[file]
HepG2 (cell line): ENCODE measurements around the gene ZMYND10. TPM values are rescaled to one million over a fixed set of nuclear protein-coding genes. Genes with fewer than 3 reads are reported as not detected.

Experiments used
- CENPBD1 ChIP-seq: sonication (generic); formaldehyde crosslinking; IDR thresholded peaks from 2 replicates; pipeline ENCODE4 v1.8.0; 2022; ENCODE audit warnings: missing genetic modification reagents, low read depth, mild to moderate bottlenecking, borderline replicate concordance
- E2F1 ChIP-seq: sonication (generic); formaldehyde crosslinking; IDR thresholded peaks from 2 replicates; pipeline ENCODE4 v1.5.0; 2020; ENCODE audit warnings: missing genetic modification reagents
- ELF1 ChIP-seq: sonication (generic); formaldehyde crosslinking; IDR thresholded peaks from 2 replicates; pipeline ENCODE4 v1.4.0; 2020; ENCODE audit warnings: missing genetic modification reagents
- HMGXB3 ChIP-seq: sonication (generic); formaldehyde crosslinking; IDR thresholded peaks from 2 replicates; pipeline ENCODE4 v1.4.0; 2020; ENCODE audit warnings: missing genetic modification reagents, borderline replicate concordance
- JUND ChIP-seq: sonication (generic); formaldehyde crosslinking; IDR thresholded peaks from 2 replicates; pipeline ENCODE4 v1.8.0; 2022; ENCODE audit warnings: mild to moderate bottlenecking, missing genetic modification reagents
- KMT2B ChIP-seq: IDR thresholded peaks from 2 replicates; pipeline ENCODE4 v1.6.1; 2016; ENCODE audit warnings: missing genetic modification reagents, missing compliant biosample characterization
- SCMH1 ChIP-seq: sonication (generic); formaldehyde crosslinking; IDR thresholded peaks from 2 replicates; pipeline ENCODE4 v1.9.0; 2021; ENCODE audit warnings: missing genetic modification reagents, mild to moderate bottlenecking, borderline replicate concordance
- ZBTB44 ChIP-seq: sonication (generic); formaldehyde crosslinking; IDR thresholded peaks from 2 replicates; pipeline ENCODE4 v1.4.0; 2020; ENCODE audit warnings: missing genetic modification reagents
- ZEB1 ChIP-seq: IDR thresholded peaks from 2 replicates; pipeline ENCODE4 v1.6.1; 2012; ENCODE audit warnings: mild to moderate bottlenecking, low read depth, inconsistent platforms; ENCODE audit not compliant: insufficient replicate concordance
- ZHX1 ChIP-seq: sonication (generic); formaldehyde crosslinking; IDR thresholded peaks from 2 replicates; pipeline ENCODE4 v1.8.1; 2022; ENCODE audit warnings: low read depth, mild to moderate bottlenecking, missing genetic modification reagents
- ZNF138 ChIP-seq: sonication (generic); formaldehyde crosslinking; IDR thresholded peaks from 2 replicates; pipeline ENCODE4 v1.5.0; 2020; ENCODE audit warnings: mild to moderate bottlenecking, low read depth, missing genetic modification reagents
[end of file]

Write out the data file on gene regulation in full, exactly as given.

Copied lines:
HepG2 (cell line): ENCODE measurements around the gene ZMYND10. TPM values are rescaled to one million over a fixed set of nuclear protein-coding genes. Genes with fewer than 3 reads are reported as not detected.

Experiments used
- CENPBD1 ChIP-seq: sonication (generic); formaldehyde crosslinking; IDR thresholded peaks from 2 replicates; pipeline ENCODE4 v1.8.0; 2022; ENCODE audit warnings: missing genetic modification reagents, low read depth, mild to moderate bottlenecking, borderline replicate concordance
- E2F1 ChIP-seq: sonication (generic); formaldehyde crosslinking; IDR thresholded peaks from 2 replicates; pipeline ENCODE4 v1.5.0; 2020; ENCODE audit warnings: missing genetic modification reagents
- ELF1 ChIP-seq: sonication (generic); formaldehyde crosslinking; IDR thresholded peaks from 2 replicates; pipeline ENCODE4 v1.4.0; 2020; ENCODE audit warnings: missing genetic modification reagents
- HMGXB3 ChIP-seq: sonication (generic); formaldehyde crosslinking; IDR thresholded peaks from 2 replicates; pipeline ENCODE4 v1.4.0; 2020; ENCODE audit warnings: missing genetic modification reagents, borderline replicate concordance
- JUND ChIP-seq: sonication (generic); formaldehyde crosslinking; IDR thresholded peaks from 2 replicates; pipeline ENCODE4 v1.8.0; 2022; ENCODE audit warnings: mild to moderate bottlenecking, missing genetic modification reagents
- KMT2B ChIP-seq: IDR thresholded peaks from 2 replicates; pipeline ENCODE4 v1.6.1; 2016; ENCODE audit warnings: missing genetic modification reagents, missing compliant biosample characterization
- SCMH1 ChIP-seq: sonication (generic); formaldehyde crosslinking; IDR thresholded peaks from 2 replicates; pipeline ENCODE4 v1.9.0; 2021; ENCODE audit warnings: missing genetic modification reagents, mild to moderate bottlenecking, borderline replicate concordance
- ZBTB44 ChIP-seq: sonication (generic); formaldehyde crosslinking; IDR thresholded peaks from 2 replicates; pipeline ENCODE4 v1.4.0; 2020; ENCODE audit warnings: missing genetic modification reagents
- ZEB1 ChIP-seq: IDR thresholded peaks from 2 replicates; pipeline ENCODE4 v1.6.1; 2012; ENCODE audit warnings: mild to moderate bottlenecking, low read depth, inconsistent platforms; ENCODE audit not compliant: insufficient replicate concordance
- ZHX1 ChIP-seq: sonication (generic); formaldehyde crosslinking; IDR thresholded peaks from 2 replicates; pipeline ENCODE4 v1.8.1; 2022; ENCODE audit warnings: low read depth, mild to moderate bottlenecking, missing genetic modification reagents
- ZNF138 ChIP-seq: sonication (generic); formaldehyde crosslinking; IDR thresholded peaks from 2 replicates; pipeline ENCODE4 v1.5.0; 2020; ENCODE audit warnings: mild to moderate bottlenecking, low read depth, missing genetic modification reagents